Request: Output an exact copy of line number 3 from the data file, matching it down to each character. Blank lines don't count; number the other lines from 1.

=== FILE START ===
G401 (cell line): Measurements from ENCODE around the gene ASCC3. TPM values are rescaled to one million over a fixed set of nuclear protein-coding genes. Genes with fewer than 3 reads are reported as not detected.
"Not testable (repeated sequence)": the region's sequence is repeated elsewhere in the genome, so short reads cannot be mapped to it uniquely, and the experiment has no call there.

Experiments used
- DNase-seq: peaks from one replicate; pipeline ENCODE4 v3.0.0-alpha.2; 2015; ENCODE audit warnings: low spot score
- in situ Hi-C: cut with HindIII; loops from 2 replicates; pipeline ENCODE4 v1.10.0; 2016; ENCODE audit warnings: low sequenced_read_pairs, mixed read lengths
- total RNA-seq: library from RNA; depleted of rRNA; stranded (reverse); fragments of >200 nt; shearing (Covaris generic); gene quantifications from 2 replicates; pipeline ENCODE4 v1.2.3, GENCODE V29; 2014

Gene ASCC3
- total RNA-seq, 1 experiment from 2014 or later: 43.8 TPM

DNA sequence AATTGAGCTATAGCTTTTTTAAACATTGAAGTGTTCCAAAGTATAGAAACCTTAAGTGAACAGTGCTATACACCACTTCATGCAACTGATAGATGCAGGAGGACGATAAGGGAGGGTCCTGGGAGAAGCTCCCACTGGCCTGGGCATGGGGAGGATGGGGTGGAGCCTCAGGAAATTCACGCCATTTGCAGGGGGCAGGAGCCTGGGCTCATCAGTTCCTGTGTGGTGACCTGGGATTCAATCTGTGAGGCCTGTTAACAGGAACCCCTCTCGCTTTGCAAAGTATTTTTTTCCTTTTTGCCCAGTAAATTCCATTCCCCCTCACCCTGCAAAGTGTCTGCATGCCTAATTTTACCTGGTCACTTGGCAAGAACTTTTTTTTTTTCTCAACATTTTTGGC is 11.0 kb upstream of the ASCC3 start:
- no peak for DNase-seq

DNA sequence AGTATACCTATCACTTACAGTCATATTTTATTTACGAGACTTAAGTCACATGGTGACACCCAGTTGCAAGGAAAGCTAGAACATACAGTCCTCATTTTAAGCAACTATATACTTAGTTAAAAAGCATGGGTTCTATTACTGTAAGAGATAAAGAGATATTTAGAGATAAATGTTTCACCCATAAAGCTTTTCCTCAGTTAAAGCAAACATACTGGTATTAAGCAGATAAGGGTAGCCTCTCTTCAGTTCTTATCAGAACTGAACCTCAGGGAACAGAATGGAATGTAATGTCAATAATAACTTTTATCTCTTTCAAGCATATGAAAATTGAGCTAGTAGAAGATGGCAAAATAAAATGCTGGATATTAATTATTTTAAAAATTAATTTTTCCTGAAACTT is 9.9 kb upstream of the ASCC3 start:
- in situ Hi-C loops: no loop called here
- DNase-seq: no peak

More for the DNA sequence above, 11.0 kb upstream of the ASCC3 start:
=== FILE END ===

Experiments used